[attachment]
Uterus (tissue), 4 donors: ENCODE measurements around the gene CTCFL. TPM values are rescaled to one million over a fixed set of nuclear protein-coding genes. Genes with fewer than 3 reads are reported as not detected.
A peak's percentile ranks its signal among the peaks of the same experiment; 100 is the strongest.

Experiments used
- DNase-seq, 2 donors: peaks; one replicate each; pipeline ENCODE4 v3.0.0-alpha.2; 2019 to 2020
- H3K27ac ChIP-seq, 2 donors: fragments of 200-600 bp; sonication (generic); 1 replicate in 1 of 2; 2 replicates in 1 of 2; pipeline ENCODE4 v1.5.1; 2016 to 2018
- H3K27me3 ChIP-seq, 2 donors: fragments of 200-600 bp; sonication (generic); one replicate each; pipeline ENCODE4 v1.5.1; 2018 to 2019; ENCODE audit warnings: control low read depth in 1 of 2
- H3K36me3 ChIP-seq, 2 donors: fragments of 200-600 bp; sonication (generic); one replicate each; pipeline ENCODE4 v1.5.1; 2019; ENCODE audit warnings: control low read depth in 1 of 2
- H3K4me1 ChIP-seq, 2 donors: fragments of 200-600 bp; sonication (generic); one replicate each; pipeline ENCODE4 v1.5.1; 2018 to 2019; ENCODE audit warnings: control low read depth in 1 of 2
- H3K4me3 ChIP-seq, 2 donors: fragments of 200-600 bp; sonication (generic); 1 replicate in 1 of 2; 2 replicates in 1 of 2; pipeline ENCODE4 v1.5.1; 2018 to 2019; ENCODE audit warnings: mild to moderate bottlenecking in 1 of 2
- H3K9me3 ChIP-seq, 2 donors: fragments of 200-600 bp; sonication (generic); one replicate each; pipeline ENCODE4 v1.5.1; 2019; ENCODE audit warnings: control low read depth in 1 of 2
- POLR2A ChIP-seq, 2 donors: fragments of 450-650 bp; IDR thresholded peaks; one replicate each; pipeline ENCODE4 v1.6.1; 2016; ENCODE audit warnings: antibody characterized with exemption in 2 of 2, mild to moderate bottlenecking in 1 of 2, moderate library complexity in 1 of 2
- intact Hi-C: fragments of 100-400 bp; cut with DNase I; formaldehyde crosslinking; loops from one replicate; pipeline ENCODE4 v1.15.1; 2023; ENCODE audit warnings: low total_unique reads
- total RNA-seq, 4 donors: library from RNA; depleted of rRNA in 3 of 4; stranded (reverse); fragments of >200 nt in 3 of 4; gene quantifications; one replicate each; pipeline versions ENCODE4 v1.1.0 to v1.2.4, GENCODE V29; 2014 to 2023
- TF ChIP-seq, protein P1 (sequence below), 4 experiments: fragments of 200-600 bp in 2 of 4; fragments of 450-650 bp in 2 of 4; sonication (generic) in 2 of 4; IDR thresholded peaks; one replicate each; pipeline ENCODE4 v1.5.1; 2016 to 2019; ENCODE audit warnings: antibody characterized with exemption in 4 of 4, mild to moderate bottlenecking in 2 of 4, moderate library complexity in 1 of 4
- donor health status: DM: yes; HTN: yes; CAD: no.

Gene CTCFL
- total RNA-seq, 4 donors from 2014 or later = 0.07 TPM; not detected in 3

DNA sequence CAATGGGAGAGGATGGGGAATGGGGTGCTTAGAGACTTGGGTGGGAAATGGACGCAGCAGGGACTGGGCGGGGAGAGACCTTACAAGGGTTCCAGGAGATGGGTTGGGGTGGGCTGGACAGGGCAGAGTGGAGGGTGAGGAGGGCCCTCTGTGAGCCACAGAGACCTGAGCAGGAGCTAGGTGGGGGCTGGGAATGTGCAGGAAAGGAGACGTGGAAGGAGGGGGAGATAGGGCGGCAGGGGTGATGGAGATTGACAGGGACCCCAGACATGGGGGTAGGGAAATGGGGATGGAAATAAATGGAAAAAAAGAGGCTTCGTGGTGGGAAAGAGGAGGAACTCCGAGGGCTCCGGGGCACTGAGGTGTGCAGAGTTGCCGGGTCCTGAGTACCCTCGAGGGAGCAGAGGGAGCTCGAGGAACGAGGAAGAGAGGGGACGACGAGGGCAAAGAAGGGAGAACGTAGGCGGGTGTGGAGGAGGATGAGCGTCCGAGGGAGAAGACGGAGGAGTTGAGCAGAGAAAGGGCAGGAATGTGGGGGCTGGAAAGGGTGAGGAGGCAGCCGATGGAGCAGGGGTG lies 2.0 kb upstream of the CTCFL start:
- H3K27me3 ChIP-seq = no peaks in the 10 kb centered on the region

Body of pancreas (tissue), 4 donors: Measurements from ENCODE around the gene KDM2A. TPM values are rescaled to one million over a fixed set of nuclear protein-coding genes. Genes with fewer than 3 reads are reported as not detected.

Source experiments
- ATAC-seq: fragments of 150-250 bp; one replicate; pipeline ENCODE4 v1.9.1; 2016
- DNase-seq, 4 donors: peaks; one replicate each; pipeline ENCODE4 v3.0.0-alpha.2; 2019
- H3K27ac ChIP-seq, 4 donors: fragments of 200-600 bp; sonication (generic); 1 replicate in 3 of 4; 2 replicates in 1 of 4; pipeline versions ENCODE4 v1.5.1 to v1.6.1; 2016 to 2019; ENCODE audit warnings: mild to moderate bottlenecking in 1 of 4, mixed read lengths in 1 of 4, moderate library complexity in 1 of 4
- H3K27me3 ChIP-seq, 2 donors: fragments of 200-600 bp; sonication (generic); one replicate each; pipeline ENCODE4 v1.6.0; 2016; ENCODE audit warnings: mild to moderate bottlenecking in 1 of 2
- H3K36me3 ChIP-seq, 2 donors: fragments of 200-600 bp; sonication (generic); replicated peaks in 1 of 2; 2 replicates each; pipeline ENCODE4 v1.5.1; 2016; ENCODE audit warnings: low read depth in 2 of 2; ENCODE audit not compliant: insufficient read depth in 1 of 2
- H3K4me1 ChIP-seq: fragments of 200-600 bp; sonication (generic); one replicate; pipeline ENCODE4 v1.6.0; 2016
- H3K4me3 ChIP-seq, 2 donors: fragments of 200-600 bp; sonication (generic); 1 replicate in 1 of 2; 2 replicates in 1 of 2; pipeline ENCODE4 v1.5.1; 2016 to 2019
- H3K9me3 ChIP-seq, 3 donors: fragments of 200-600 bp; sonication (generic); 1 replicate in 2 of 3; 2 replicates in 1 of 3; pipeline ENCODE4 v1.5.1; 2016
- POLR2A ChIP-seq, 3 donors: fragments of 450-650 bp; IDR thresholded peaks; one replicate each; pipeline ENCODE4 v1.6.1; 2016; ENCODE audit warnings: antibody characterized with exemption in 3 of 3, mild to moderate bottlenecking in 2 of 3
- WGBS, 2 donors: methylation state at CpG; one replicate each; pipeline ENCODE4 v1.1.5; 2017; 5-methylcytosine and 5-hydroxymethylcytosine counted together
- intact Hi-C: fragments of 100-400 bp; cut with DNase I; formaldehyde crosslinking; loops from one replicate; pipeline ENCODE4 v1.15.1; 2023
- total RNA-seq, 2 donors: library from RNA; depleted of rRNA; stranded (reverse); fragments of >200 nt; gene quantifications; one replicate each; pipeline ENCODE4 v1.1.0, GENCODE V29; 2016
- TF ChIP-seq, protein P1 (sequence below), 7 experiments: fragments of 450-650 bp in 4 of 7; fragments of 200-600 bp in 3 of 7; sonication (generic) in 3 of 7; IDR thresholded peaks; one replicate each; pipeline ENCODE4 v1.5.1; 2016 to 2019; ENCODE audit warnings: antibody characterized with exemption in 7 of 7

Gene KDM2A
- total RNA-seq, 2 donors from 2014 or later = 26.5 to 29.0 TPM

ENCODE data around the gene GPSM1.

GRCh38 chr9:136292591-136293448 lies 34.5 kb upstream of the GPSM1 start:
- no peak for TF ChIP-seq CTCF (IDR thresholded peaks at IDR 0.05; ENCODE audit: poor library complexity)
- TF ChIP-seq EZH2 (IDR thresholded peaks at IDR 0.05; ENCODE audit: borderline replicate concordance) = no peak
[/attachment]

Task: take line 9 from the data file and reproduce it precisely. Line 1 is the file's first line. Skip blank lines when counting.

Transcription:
- H3K4me3 ChIP-seq, 2 donors: fragments of 200-600 bp; sonication (generic); 1 replicate in 1 of 2; 2 replicates in 1 of 2; pipeline ENCODE4 v1.5.1; 2018 to 2019; ENCODE audit warnings: mild to moderate bottlenecking in 1 of 2